On Mar 8, 6:48 pm, Brent Meeker <meeke...@dslextreme.com> wrote:
> On 3/8/2011 9:36 AM, 1Z wrote:
> > On Mar 8, 4:45 pm, Brent Meeker<meeke...@dslextreme.com>  wrote:
> >> On 3/8/2011 6:21 AM, 1Z wrote:
> >>>> Up to a point.  But if the faking deviated very far from perceptions of
> >>>>>   this world the BIV would no longer be able to process them.  We 
> >>>>> casually
> >>>>>   talk of "white rabbits" on this list, which are perfectly 
> >>>>> understandable
> >>>>>   things and are really of this world (e.g. in Walt Disney pictures).  
> >>>>> But
> >>>>>   they are just tiny derivative, deviations from reality.  Even things 
> >>>>> as
> >>>>>   real as optical illusions become difficult to process (which is why 
> >>>>> they
> >>>>>   produce illusions).  If your BIV was a human brain and was provided 
> >>>>> the
> >>>>>   perceptions of, say, a bird it would probably be unable to process 
> >>>>> them
> >>>>>   - it would be as cut off as if you provided white noise.  My point is
> >>>>>   that human brains evolve and learn in this world and it's the only 
> >>>>> kind
> >>>>>   of world they can be conscious of.  You can fiddle a little with 
> >>>>> inputs
> >>>>>   to the BIV, but unless your inputs are just variants on this world,
> >>>>>   they'll mean nothing.
> >>>>>   Brent
> >>> I think you can have gorss deviations from physics that are perfectly
> >>> easy to process
> >>> perceptually. In fact that is quite common in movie FX, games etc.
> >>> There is no
> >>> problem seeing a hovering rock.
> >> We're using very different ideas of "gross deviations".  I'd say a
> >> hovering rock is just a variation of this world: a variation that allows
> >> us to identify the rock and hovering.
> > It's a good enough WR, especially if you see stuff that can't be
> > stitched into a single coherent alternative physics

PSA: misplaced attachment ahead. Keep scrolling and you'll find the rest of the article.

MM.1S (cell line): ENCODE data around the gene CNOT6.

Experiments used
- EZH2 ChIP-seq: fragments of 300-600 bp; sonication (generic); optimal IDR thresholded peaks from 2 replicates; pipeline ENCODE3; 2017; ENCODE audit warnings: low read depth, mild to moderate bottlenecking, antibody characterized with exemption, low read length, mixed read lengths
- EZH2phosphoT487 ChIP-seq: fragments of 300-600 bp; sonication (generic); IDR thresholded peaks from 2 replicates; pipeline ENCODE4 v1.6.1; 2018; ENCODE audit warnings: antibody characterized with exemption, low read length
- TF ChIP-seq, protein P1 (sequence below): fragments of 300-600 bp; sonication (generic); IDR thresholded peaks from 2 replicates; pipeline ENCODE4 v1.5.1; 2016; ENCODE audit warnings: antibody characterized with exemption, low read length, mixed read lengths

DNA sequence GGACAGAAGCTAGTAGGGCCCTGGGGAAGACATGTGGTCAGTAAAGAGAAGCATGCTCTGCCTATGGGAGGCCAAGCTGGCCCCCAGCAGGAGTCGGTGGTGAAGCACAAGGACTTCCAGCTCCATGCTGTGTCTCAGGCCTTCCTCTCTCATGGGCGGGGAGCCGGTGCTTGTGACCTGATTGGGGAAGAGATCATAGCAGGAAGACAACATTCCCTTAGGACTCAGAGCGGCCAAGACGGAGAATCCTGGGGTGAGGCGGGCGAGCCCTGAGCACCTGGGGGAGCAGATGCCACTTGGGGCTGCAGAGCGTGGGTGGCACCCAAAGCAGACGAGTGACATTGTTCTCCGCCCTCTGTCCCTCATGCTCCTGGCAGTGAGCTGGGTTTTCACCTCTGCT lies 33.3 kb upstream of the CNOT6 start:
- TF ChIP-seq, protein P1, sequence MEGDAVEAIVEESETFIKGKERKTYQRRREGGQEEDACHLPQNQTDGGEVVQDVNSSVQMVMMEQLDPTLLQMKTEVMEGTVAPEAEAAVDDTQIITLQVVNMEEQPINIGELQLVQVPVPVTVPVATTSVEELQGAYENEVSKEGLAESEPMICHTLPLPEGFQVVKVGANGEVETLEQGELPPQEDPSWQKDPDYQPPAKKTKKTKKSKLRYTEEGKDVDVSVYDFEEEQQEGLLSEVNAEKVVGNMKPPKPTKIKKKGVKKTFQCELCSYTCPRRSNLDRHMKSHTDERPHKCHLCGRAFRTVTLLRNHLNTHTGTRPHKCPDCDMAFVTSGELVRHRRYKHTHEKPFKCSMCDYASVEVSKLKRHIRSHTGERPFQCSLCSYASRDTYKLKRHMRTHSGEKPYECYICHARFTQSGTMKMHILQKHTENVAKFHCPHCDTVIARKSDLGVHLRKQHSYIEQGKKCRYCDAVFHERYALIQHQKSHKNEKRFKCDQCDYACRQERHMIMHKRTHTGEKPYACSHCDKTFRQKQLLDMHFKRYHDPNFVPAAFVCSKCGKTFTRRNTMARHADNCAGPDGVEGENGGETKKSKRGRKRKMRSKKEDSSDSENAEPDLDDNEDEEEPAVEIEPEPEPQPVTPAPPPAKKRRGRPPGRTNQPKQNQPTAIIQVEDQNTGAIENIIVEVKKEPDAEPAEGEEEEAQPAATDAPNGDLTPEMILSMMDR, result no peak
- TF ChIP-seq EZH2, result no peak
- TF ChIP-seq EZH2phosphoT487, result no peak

> I agree it's a WR.  But my point was that you can't have a consciousness
> without a world to be conscious of.  And if you create that world in a
> simulation or in for a BIV then either it's a familiar world, a variant
> of ours, or, if it's unfamiliar, you won't know whether the BIV is
> conscious or not because you won't know how to interpret the
> interactions between the BIV and simulated world.

But if you know enough to write a consciousness programme,
then you know whether or not it is conscious.

> You can simulate a world like ours for yourself, plus white rabbits, and
> be conscious of it.  Or you can simulate a world like ours for a BIV
> like ours and infer its consciousness.  But if you simulate a world
> unlike ours (really unlike, not just a variation), or a brain unlike
> ours, or both you have no basis for inferring consciousness.  This
> radical uninterperability is the theme of several Stanislaw Lem's stories.
> How muddled the physics would have to be in order to scramble your
> consciousness of it is an empirical question.  Obviously computer games
> muddle it quite a bit without preventing your conscious perception of
> them.  But if I created a collage of games which switched from one to
> the other every 0.2sec you'd probably either stop paying attention or
> literally lose consciousness.
> Brent
> "If a lion could speak we couldn't understand him."
>              --- Darwin

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